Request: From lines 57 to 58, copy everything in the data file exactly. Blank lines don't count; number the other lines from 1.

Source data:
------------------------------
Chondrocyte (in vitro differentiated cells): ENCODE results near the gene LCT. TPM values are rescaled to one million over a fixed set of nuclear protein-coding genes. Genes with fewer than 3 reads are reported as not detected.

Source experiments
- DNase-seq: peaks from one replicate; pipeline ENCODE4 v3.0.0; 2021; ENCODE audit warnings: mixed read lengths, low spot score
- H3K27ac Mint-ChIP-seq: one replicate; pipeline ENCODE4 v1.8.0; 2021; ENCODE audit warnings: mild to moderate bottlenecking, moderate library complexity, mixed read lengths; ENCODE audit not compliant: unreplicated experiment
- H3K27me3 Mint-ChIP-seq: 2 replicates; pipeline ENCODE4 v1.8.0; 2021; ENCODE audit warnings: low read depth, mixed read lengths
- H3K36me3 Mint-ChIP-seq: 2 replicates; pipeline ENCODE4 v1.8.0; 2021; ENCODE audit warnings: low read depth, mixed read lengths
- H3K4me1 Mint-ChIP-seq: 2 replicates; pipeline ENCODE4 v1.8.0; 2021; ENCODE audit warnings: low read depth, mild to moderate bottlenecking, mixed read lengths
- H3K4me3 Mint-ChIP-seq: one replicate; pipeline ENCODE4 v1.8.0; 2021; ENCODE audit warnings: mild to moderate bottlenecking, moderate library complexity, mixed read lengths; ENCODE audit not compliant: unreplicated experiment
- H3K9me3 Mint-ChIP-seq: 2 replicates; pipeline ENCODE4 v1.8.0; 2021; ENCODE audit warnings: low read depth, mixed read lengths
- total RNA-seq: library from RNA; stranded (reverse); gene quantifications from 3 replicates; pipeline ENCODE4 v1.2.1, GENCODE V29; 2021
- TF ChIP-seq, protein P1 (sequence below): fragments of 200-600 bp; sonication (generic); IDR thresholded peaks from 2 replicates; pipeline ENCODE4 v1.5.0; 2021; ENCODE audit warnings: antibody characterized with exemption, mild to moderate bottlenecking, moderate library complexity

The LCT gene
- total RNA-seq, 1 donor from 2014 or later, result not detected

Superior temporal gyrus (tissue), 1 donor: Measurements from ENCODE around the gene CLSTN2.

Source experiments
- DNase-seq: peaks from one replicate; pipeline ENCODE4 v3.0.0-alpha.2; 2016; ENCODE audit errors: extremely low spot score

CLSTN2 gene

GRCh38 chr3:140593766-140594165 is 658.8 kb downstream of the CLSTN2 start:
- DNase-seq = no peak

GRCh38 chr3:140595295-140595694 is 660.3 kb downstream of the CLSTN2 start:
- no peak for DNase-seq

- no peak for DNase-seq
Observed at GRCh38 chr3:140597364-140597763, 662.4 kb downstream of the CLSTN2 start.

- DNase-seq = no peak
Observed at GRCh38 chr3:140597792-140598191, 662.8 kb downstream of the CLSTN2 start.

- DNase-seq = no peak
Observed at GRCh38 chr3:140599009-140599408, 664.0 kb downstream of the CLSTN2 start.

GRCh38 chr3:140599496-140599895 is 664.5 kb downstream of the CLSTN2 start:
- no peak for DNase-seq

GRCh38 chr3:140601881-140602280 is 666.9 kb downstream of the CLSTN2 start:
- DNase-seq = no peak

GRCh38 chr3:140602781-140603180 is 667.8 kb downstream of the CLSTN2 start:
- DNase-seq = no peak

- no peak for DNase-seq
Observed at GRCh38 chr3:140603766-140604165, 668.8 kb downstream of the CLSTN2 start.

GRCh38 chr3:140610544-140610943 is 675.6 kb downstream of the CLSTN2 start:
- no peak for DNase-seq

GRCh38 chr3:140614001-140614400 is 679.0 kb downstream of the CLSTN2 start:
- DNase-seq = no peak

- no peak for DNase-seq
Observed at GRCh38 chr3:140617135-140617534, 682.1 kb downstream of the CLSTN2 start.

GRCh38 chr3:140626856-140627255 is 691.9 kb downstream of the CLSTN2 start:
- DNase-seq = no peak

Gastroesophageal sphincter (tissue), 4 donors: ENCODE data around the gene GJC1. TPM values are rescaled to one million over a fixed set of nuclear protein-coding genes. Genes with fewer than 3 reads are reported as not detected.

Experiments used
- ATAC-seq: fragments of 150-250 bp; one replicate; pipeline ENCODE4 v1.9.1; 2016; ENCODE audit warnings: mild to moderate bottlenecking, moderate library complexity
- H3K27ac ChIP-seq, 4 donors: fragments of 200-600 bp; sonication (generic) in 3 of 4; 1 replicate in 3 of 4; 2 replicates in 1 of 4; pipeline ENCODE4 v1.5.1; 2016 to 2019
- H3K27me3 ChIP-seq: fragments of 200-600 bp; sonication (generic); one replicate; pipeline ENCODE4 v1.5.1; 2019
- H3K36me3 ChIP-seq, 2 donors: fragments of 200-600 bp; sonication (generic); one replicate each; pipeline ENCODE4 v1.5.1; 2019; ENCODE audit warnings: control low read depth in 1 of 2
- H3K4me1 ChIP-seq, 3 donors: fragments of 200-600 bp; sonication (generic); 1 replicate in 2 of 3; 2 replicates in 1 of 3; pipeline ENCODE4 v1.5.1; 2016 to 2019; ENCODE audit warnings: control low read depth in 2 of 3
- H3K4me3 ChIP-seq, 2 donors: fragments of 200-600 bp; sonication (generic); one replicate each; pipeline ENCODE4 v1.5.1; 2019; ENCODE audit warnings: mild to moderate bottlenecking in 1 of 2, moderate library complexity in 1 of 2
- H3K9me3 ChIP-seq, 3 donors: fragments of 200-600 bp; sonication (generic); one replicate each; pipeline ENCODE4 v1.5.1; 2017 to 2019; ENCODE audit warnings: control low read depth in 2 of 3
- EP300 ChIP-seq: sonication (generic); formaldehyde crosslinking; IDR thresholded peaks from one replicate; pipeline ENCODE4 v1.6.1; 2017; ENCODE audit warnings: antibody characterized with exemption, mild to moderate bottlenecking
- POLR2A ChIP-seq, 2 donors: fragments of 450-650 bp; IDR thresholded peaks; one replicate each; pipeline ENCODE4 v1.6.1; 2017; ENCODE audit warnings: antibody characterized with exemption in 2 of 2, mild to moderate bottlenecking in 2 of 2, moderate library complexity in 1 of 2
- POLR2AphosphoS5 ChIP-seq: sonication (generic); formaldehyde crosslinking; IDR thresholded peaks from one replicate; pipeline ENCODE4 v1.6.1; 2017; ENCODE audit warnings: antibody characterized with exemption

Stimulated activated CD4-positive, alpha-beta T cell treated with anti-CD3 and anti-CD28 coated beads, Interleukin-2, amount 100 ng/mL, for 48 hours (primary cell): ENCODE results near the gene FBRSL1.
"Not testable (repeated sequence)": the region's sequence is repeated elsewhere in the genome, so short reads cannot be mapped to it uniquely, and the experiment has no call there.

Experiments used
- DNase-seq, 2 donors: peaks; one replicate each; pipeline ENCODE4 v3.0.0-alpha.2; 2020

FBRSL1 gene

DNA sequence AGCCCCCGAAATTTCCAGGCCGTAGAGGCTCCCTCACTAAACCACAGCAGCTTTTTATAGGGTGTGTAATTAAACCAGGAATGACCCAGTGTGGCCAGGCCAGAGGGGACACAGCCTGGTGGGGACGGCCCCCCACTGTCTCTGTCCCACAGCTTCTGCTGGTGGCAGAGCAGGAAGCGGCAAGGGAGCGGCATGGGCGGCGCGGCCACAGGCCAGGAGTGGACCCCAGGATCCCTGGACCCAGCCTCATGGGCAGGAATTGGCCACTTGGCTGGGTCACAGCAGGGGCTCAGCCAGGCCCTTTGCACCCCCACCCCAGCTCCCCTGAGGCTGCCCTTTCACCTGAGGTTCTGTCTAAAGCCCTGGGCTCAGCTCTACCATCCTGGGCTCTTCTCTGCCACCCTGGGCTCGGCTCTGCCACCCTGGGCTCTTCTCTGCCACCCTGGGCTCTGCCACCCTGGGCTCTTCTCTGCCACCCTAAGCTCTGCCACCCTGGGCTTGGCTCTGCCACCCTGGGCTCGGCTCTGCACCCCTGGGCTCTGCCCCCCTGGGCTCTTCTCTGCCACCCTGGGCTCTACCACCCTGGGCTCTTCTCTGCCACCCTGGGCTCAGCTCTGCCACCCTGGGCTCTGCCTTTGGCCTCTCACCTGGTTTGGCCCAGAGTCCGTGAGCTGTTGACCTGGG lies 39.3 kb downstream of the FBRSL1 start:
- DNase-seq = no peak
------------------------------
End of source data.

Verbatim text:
"Not testable (repeated sequence)": the region's sequence is repeated elsewhere in the genome, so short reads cannot be mapped to it uniquely, and the experiment has no call there.

Experiments used